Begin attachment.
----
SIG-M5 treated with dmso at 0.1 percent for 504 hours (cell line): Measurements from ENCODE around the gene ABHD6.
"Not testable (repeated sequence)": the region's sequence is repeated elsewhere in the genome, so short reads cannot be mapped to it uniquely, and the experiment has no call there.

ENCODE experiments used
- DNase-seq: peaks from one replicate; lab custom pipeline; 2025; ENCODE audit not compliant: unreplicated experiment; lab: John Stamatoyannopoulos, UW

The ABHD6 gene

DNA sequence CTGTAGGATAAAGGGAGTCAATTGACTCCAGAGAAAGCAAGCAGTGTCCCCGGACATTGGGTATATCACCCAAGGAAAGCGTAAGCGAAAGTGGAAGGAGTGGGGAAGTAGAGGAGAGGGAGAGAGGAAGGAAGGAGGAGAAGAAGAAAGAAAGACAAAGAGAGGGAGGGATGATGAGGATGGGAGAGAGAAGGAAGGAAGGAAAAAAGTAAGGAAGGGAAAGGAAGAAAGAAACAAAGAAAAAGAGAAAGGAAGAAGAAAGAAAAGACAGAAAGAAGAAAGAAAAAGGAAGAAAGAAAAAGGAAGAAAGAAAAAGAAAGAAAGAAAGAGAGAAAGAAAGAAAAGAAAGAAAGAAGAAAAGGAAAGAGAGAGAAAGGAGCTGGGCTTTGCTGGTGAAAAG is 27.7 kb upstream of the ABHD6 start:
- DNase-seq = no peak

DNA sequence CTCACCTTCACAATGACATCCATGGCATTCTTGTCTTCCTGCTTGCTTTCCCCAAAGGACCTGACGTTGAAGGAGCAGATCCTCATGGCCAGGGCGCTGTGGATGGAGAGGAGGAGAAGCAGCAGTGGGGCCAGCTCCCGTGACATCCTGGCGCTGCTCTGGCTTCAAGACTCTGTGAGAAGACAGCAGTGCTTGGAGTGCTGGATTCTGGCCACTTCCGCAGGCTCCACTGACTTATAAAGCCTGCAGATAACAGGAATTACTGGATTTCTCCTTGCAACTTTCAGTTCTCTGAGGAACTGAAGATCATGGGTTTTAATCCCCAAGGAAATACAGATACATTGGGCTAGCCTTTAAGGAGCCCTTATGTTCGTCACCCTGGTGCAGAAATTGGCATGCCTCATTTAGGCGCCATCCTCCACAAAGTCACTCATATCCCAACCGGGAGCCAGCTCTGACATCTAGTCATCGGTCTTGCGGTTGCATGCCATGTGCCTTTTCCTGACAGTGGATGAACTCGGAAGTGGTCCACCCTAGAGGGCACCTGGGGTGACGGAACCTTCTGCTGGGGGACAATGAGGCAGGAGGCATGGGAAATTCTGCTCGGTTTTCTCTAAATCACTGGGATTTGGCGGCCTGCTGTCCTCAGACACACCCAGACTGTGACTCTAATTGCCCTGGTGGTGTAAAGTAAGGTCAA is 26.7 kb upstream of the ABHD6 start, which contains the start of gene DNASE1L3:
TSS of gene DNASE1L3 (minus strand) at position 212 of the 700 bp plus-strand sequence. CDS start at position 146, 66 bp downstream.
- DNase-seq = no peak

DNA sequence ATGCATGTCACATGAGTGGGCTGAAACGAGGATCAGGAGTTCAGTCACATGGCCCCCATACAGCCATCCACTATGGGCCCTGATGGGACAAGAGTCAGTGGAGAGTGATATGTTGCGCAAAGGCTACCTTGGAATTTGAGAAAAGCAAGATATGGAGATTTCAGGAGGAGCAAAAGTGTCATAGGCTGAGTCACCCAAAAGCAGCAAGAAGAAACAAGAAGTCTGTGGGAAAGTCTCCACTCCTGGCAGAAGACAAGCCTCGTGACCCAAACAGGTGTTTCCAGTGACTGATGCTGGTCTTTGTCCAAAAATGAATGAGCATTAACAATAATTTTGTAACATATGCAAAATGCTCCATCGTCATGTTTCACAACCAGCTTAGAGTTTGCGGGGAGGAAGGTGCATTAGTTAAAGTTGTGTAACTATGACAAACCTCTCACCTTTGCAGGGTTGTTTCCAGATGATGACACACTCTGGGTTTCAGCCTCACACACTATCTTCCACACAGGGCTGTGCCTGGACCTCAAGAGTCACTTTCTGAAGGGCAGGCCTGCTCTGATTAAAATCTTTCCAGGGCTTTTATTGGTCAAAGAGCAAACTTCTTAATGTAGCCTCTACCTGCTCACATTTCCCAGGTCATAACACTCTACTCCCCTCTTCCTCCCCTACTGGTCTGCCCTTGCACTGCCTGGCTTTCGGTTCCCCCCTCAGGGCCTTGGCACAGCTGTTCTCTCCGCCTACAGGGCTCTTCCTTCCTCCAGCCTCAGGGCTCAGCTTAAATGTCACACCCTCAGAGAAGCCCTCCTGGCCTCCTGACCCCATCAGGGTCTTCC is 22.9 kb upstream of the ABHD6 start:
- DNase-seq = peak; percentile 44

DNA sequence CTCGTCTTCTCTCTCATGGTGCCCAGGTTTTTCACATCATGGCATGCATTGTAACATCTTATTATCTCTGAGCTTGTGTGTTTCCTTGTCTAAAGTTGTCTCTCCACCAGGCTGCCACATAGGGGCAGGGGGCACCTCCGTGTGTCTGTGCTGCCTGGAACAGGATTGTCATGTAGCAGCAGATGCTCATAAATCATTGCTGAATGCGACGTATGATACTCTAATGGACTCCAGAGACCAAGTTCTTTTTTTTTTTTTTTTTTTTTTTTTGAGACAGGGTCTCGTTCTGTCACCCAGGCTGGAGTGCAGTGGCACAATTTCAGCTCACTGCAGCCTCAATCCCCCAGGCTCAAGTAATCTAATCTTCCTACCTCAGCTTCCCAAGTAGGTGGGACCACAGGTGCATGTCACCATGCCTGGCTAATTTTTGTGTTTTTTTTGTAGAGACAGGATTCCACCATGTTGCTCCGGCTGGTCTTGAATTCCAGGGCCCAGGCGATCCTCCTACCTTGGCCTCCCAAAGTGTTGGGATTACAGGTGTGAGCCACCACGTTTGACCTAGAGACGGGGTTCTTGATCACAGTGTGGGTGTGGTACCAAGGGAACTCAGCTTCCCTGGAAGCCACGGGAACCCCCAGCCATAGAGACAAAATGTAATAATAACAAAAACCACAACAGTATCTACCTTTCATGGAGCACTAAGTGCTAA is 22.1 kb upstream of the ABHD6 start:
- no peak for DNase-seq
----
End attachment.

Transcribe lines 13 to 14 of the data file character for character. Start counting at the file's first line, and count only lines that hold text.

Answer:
DNA sequence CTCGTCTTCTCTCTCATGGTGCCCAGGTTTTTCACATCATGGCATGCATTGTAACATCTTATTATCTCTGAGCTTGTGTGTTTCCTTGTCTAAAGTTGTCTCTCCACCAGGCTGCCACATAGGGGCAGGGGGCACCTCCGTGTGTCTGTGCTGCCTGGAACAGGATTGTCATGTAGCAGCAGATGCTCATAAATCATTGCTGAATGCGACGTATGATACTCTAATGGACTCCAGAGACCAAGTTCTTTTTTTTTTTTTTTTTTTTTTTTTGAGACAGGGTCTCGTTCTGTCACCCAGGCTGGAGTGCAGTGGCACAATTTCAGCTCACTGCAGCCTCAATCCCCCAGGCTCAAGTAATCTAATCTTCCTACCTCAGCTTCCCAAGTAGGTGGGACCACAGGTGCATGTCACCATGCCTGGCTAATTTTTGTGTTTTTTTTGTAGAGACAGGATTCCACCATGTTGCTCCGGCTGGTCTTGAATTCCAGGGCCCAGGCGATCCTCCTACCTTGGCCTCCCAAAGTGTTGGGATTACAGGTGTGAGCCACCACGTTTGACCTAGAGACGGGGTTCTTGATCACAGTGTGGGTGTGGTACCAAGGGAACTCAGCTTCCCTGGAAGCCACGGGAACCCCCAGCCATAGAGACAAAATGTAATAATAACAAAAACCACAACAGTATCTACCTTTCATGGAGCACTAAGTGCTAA is 22.1 kb upstream of the ABHD6 start:
- no peak for DNase-seq